Overtreatment? Catalona says that's exaggerating.

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Tony Crispino
Veteran Member


Date Joined Dec 2006
Total Posts : 8128
   Posted 10/15/2009 10:06 AM (GMT -6)   
Bill Catalona made this presentation about over diagnosis and over treatment. Pretty eye opening. Catalona has performed over 5000 open RP's but that is not all he is famous for. As one of the top prostate oncologists in the world he is the father of the PSA test...happy reading...You can watch the presentation as well.

www.zerocancer.org/site/News2?page=NewsArticle&id=11119

Tony
 Age 47 (44 when Dx)
Pre-op PSA was 19.8 : Surgery at The City of Hope on February 16, 2007
Gleason 4+3=7, Stage pT3b, N0, Mx
Positive Margins (PM), Extra Prostatic Extension (EPE) : Bilateral Seminal vesicle invasion (SVI)
HT began in May, '07 with Lupron and Casodex 50mg (2 Year ADT)
IMRT radiation for 38 Treatments ending August 3, '07
Current PSA (May 11, 2009): <0.1
 
My Journal is at Tony's Blog  
 
STAY POSITIVE!


Purgatory
Elite Member


Date Joined Oct 2008
Total Posts : 25393
   Posted 10/15/2009 10:09 AM (GMT -6)   
Excellent report, Tony. He's quite a guy. That line of thinking is how I feel about the matter. Sounded real balanced to me.
Age: 57, 56 dx, PSA: 7/07 5.8, 7/08 12.3, 9/08 14.5, 10/08 16.3
3rd Biopsy: 9/08 - 7/7 Positive, 40-90% Cancer, Gleason 4+3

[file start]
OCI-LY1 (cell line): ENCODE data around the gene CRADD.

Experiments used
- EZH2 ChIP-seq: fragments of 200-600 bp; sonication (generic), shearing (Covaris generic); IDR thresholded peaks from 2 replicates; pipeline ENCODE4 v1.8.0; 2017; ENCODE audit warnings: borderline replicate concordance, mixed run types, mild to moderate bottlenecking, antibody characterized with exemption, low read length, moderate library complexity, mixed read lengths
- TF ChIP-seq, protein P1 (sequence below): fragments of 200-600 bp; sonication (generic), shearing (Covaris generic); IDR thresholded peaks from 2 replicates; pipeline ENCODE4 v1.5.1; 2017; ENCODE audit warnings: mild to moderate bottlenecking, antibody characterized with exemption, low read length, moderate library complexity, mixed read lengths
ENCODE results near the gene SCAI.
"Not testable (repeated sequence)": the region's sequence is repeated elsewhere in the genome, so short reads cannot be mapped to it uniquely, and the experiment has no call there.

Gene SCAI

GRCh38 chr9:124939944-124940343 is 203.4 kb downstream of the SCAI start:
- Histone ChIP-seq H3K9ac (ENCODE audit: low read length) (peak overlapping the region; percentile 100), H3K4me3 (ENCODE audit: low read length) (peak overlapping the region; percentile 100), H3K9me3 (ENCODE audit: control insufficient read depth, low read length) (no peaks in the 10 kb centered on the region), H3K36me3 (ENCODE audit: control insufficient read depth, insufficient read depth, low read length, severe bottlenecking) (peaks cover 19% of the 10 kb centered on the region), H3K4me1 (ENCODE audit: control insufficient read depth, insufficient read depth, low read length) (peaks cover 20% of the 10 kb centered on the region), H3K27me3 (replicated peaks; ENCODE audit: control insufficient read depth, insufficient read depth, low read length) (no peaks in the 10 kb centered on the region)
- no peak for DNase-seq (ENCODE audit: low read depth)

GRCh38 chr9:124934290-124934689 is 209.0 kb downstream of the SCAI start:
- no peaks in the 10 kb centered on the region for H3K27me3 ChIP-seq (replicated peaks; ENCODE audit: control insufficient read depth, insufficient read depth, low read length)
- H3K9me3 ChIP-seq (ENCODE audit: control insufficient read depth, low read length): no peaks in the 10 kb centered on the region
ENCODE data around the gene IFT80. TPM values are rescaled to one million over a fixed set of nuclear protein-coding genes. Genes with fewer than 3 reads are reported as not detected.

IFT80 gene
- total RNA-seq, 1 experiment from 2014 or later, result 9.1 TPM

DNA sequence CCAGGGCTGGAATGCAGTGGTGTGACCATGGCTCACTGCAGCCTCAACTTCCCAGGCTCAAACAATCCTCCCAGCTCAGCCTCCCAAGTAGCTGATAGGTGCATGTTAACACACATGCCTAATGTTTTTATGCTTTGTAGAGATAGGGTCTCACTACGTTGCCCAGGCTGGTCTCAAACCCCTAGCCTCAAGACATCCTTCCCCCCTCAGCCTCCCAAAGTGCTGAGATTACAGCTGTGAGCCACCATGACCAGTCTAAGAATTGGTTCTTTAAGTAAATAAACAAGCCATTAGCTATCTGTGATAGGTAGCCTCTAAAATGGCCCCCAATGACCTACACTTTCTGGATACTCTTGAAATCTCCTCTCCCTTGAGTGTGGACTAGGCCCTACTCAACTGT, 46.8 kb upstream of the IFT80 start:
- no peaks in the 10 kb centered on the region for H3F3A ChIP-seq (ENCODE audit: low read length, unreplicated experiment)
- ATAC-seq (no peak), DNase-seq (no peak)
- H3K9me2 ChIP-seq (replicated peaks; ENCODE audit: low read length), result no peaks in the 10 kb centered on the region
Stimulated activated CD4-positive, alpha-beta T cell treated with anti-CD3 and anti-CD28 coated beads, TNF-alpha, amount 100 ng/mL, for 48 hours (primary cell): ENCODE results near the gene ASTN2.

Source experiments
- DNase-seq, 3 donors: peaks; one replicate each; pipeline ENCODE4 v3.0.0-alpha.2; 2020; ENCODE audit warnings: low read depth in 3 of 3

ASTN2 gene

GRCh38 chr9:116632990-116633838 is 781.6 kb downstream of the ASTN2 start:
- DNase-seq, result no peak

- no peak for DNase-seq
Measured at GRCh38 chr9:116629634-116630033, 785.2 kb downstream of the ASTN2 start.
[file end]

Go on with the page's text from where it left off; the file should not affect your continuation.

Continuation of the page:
Open RP: 11/08, Rht nerves saved, 4 days in hospt, on catheters for 63 days, 5th one out 1/09
Path Rpt: Gleason 3+4, pT2c, 42g, 20% cancer, 1 pos margin
Post Surgery  PSA: 2/09 .05,5/09 .1, 6/09 .11. 8/09 .16
Latest: 7/09 met 2 rad. oncl, 7/09 cath #6 - blockage, 8/9 2nd corr surgery, 8/9 cath #7 - out  38 days, 9/14/9 - met 3rd rad. oncl.agree to start radiation, mapping on 9/21/9, 9/24 - mtg with uro/surg, 9/29- pre-op, 10/1 - 3rd corr. surgery - suprapubic cath/hard dialation, 10/5 - began IMRT SRT - 39 sessions/72 gys.


Tony Crispino
Veteran Member


Date Joined Dec 2006
Total Posts : 8128
   Posted 10/15/2009 10:11 AM (GMT -6)   
Watch the presentation...It takes about 45 minutes...

Tony
 Age 47 (44 when Dx)
Pre-op PSA was 19.8 : Surgery at The City of Hope on February 16, 2007
Gleason 4+3=7, Stage pT3b, N0, Mx
Positive Margins (PM), Extra Prostatic Extension (EPE) : Bilateral Seminal vesicle invasion (SVI)
HT began in May, '07 with Lupron and Casodex 50mg (2 Year ADT)
IMRT radiation for 38 Treatments ending August 3, '07
Current PSA (May 11, 2009): <0.1
 
My Journal is at Tony's Blog  
 
STAY POSITIVE!


Purgatory
Elite Member


Date Joined Oct 2008
Total Posts : 25393
   Posted 10/15/2009 10:13 AM (GMT -6)   
P.S.

It's almost like the other side wants you to believe that PC is because of testing, not the other way around. PSA testing doesn't make more PC appear, the cancers are there and growing whether a man knows about it or not. If a PSA test cost $1,000 a pop, perhaps there could even be a economic argument, but its a realatively low cost blood tests, and we know, it has saved thousand of lives over the years.

Don't know why people have to put a negative bias on a good thing. Guess they never dealt with PC first hand in their own bodies
Age: 57, 56 dx, PSA: 7/07 5.8, 7/08 12.3, 9/08 14.5, 10/08 16.3
3rd Biopsy: 9/08 - 7/7 Positive, 40-90% Cancer, Gleason 4+3
Open RP: 11/08, Rht nerves saved, 4 days in hospt, on catheters for 63 days, 5th one out 1/09
Path Rpt: Gleason 3+4, pT2c, 42g, 20% cancer, 1 pos margin
Post Surgery  PSA: 2/09 .05,5/09 .1, 6/09 .11. 8/09 .16